You may not know the name Sugar Minott, but you've felt his influence. In addition to playing formative rolls in the development of three distinct reggae subgenres — roots reggae, dancehall and ragga — the Kingston-born singer and producer was instrumental in bringing reggae to the masses (he discovered Musical Youth, fer chrissakes). You could also argue that he created some of the first mash-ups when he stepped onstage in Kingston and started rhyming his verses over instrumental tracks of other producers' hits. The practice thrived as dancehall rose in popularity; entire LPs were issued of, say, different toasters riffing on the “Punaany” riddim. Without Minott brashly co-opting tracks and making them his own through sheer force of his presence, the art of the remix and the rise of sample culture might look completely different. (Creative Commons owes Minott a round of applause.) The legend appears tonight at the Echoplex as part of the weekly Dub Club party.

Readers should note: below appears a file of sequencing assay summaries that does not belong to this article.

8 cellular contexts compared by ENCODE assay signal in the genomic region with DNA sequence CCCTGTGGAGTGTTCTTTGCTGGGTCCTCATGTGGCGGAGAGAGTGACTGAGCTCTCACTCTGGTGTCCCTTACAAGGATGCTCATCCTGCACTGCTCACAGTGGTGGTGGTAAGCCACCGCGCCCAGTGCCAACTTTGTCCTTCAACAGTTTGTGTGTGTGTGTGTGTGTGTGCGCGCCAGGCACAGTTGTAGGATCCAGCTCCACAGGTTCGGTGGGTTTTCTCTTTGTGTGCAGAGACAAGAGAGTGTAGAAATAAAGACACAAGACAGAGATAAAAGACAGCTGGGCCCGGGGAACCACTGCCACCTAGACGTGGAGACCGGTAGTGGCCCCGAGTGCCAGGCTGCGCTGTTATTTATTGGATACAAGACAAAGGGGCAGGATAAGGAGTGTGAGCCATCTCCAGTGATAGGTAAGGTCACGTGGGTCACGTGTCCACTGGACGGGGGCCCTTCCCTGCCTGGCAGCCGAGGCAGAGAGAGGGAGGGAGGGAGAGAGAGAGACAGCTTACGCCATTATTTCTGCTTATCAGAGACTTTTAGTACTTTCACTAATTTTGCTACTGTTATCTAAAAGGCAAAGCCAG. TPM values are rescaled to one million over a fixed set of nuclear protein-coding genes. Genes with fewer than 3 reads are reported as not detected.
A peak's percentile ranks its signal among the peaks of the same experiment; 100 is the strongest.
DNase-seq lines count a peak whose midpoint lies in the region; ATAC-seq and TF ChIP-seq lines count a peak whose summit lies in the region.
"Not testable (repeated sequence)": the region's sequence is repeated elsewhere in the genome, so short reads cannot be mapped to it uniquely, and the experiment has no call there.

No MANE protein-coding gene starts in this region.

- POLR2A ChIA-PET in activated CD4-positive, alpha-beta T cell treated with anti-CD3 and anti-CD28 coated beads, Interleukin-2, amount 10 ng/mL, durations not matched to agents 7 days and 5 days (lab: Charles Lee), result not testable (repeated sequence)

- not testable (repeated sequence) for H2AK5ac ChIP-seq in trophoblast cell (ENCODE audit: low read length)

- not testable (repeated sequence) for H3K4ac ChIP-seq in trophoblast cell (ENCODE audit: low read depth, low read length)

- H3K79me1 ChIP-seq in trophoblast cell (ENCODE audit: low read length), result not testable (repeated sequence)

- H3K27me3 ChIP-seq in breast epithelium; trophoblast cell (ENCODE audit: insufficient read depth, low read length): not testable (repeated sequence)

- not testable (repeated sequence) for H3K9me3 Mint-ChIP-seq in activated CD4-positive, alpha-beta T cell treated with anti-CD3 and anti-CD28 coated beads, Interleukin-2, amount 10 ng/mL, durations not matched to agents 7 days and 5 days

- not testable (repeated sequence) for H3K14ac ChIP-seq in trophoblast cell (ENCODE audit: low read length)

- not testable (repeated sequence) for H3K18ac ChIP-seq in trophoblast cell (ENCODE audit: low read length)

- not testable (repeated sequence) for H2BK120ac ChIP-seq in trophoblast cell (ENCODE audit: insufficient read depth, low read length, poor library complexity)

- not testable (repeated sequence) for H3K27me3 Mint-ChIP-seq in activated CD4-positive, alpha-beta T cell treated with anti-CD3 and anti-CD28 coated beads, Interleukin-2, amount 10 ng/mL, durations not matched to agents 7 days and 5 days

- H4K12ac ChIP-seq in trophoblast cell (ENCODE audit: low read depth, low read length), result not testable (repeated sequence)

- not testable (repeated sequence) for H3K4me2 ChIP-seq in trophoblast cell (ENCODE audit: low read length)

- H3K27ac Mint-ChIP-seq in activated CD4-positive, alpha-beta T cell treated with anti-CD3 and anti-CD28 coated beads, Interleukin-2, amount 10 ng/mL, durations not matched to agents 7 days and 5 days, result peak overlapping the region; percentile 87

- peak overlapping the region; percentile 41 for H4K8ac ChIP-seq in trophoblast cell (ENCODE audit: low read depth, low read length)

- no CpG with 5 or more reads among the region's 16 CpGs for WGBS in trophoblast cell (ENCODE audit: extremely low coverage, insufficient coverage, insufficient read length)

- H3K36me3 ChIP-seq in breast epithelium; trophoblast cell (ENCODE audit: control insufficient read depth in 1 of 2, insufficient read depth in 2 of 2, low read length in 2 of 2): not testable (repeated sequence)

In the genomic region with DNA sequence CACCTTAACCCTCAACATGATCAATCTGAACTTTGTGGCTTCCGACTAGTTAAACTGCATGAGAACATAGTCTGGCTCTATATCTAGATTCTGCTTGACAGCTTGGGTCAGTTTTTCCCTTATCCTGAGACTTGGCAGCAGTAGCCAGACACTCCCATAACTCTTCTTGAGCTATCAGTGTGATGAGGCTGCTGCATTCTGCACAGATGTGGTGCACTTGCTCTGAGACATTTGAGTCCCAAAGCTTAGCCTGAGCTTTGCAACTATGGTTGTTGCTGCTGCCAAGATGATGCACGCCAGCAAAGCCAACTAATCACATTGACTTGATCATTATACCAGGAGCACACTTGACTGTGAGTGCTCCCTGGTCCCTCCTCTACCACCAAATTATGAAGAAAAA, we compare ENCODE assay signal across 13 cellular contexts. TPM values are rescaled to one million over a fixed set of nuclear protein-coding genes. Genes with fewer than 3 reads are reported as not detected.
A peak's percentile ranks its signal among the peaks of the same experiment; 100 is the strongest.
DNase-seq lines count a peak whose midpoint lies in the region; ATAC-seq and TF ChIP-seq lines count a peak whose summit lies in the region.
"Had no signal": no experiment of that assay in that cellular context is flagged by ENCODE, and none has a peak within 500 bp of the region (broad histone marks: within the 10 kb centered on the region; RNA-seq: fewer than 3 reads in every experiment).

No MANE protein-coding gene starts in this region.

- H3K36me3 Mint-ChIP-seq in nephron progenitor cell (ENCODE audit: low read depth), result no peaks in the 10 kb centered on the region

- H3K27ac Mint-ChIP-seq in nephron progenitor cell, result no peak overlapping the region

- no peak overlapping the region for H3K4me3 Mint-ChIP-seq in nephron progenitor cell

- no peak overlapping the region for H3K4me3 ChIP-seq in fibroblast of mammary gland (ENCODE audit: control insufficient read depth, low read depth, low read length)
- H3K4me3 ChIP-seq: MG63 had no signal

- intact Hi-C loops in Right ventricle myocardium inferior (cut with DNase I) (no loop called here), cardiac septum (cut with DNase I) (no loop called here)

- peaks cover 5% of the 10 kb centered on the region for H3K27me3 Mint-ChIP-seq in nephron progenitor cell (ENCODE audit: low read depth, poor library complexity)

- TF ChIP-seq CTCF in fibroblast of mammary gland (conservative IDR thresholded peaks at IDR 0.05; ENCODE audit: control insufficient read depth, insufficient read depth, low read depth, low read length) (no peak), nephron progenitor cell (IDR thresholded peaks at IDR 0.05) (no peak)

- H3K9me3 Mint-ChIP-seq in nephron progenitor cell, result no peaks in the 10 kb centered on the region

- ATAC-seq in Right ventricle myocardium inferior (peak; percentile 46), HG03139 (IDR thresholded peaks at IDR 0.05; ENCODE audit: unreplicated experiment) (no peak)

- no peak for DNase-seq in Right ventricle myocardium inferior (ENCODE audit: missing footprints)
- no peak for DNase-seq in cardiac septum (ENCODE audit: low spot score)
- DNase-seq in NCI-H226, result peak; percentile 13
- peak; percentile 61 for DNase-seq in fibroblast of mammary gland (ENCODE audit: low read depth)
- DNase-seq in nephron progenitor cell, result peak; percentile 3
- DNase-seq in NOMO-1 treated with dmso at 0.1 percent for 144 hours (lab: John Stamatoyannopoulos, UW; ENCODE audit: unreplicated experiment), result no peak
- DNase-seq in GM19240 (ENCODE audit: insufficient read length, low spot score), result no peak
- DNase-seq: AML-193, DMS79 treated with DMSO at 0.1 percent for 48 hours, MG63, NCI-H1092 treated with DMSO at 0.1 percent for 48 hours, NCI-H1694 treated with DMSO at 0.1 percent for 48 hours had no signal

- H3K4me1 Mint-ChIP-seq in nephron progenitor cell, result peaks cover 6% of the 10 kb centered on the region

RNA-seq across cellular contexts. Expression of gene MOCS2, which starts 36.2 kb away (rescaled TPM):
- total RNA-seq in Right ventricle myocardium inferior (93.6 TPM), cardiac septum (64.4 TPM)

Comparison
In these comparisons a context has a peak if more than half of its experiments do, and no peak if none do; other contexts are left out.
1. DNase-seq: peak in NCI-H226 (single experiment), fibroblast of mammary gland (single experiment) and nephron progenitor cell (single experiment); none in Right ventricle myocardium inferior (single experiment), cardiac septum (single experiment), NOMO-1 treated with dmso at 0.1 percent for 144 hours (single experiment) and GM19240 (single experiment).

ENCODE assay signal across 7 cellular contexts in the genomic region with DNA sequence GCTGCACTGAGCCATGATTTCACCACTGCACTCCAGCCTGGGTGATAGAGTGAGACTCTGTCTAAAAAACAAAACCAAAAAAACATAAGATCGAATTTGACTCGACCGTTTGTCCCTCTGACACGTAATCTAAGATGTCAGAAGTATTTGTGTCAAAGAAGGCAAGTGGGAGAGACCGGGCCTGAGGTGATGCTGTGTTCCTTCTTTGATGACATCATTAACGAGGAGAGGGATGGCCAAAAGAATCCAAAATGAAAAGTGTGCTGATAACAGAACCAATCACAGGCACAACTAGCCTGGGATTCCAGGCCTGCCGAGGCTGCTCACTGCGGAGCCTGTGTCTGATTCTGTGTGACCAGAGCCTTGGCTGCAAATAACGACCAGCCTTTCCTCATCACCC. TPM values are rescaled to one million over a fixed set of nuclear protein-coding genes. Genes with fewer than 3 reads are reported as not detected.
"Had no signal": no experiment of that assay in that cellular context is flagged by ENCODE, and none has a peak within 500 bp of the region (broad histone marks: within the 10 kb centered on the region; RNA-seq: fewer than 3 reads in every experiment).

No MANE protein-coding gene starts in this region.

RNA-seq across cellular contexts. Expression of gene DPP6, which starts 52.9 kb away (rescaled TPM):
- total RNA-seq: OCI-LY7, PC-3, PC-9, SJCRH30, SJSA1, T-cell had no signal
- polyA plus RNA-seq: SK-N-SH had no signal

Sugar Minott at Reggae Sunsplash, 1983.

LA Weekly